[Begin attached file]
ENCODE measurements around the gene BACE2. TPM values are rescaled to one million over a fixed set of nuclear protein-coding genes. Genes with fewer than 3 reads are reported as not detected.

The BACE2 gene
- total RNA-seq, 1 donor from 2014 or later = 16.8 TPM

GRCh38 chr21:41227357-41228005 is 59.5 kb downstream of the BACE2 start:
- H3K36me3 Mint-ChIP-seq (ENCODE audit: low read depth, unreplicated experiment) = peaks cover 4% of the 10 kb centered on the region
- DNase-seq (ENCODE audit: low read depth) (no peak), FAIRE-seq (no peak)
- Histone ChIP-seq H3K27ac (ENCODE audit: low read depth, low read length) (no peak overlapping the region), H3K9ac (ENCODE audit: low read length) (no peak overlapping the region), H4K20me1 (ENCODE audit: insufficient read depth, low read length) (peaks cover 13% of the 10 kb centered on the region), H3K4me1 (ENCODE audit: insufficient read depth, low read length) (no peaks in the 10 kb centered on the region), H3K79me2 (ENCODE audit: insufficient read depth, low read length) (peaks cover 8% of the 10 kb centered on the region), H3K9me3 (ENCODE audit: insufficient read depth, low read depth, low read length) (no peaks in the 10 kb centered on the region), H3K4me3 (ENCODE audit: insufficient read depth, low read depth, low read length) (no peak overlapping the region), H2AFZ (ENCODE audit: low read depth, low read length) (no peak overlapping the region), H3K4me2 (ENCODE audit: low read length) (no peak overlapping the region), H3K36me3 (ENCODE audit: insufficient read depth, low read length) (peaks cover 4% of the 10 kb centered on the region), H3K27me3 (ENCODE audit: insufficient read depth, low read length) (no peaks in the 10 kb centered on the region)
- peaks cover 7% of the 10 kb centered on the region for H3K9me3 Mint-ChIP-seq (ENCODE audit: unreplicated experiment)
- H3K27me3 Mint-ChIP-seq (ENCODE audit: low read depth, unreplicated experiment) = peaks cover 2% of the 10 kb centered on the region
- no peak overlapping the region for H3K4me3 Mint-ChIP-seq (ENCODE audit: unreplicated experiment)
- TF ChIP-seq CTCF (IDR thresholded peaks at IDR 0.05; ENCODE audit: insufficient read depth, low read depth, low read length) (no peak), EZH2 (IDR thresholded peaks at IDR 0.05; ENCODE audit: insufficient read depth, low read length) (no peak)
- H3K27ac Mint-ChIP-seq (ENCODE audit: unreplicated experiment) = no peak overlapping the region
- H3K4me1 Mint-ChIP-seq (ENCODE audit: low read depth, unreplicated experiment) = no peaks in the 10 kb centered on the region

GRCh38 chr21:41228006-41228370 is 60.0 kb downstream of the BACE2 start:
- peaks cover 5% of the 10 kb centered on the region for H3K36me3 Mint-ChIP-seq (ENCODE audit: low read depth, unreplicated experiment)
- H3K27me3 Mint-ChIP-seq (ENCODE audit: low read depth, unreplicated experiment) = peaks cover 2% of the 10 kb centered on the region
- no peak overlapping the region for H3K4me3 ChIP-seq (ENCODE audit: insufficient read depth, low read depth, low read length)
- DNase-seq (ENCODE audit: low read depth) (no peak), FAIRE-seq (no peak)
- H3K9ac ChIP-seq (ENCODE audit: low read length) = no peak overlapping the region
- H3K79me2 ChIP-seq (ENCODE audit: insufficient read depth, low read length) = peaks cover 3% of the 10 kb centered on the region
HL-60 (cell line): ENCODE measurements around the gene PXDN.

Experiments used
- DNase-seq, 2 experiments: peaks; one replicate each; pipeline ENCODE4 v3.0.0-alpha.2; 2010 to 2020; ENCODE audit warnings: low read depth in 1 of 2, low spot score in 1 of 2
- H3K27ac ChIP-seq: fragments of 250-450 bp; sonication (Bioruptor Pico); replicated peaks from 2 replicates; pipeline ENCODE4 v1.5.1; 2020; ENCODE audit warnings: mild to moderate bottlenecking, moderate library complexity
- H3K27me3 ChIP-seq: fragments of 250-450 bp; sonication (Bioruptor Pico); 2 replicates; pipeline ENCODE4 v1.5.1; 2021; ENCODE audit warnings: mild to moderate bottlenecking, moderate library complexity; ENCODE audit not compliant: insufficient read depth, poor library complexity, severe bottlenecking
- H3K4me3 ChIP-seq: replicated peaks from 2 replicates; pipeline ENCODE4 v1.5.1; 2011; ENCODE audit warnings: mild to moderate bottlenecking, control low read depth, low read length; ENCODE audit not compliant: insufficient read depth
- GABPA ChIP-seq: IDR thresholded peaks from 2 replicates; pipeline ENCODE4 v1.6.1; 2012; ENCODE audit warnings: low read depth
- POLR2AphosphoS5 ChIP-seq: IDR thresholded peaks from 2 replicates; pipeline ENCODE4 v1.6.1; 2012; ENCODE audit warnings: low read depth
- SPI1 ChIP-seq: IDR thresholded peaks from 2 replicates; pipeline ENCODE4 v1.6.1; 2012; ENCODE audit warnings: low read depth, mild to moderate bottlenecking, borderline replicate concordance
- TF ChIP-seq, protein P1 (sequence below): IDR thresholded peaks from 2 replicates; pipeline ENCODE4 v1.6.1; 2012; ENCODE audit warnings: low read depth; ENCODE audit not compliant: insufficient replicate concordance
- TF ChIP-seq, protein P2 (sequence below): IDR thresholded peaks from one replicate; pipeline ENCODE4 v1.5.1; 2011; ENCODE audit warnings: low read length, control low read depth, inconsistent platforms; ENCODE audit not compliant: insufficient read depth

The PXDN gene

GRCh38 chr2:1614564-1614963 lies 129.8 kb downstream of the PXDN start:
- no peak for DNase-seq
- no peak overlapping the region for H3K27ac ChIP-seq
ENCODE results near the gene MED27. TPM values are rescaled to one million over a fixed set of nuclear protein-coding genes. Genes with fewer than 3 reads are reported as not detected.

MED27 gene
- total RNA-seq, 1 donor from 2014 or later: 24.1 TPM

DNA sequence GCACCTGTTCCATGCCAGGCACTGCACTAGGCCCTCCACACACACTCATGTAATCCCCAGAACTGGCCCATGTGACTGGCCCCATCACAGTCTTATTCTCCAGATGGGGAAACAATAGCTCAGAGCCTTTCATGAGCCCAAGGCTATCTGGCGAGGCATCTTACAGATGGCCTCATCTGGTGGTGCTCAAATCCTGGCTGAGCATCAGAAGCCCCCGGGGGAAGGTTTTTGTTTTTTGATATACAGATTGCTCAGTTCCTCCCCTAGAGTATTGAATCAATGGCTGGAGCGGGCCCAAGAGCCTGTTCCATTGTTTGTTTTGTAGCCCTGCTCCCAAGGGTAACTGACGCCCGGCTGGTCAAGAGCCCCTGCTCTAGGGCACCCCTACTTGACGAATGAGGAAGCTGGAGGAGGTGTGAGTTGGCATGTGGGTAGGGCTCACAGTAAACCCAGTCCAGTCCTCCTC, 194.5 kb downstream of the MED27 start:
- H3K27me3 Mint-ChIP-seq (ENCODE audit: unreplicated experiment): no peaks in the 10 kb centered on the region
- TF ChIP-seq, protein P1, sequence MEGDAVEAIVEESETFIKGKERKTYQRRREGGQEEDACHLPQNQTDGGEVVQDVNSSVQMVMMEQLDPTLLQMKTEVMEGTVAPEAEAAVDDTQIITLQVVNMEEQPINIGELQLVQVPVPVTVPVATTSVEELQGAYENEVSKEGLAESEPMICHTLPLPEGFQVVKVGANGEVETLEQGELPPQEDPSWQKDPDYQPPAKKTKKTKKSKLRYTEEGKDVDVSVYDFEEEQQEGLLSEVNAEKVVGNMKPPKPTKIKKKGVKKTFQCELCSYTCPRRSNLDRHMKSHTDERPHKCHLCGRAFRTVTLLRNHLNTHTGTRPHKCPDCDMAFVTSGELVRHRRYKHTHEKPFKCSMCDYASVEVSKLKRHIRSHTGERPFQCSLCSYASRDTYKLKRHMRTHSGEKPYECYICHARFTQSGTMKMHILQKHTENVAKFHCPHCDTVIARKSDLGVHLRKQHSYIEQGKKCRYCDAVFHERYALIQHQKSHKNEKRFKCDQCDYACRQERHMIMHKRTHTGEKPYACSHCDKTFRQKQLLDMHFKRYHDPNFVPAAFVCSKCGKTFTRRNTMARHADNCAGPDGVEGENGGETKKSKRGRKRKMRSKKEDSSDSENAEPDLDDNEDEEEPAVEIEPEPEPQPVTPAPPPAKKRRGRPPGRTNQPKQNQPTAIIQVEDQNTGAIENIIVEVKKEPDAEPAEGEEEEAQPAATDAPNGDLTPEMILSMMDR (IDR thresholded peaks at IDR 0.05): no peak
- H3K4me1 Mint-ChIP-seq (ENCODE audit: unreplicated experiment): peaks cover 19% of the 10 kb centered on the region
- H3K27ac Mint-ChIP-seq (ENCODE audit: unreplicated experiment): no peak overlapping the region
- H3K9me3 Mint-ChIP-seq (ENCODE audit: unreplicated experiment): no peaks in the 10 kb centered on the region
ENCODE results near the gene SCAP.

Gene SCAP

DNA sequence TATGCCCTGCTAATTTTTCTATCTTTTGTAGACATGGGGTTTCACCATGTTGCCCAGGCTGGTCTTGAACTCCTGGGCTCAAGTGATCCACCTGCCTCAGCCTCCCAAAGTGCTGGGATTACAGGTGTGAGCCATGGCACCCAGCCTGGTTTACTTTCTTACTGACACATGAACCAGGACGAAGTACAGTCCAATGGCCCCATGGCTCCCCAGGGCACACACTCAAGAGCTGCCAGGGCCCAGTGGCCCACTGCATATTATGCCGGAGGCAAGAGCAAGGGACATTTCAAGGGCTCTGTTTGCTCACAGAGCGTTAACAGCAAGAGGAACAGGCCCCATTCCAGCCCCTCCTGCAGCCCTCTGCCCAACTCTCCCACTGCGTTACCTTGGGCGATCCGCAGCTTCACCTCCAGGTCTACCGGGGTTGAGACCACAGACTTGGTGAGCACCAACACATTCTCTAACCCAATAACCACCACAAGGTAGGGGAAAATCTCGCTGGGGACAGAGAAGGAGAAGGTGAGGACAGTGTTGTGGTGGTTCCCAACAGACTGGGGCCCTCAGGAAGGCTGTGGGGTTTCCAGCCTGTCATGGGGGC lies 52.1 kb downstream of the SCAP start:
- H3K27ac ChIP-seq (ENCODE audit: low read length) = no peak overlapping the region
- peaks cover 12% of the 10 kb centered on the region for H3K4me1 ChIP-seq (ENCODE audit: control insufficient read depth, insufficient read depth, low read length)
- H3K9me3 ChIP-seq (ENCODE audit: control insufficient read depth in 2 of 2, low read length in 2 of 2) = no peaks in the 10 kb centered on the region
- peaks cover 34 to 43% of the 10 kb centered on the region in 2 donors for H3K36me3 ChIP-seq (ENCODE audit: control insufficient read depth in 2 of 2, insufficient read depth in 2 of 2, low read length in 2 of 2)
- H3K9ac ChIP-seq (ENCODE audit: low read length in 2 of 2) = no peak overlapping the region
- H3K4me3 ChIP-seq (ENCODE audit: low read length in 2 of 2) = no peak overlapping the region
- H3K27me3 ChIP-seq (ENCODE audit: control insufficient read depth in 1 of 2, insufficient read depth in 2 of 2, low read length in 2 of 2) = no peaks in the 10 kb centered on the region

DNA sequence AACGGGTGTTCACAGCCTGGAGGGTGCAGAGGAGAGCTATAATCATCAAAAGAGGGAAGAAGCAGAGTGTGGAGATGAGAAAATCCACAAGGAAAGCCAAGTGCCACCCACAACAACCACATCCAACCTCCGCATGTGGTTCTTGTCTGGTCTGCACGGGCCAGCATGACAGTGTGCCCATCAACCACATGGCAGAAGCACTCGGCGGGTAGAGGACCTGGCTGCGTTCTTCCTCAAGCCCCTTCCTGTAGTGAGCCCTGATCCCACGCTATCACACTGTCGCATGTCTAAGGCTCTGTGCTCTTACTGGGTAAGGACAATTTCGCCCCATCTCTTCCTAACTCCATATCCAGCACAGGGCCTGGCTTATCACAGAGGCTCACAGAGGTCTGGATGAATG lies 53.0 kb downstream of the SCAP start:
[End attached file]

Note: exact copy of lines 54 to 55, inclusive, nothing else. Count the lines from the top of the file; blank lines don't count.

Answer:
- H3K27me3 ChIP-seq (ENCODE audit: control insufficient read depth in 1 of 2, insufficient read depth in 2 of 2, low read length in 2 of 2) = no peaks in the 10 kb centered on the region

DNA sequence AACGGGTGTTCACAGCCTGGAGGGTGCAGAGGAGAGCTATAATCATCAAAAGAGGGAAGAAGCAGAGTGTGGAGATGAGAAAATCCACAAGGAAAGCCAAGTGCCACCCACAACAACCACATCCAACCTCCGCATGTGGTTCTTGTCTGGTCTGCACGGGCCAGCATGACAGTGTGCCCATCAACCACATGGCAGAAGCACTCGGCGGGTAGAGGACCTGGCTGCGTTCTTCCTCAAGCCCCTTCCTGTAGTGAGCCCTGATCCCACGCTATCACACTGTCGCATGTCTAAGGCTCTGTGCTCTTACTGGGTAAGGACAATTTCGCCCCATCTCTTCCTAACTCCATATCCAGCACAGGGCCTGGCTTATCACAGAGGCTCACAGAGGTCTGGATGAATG lies 53.0 kb downstream of the SCAP start: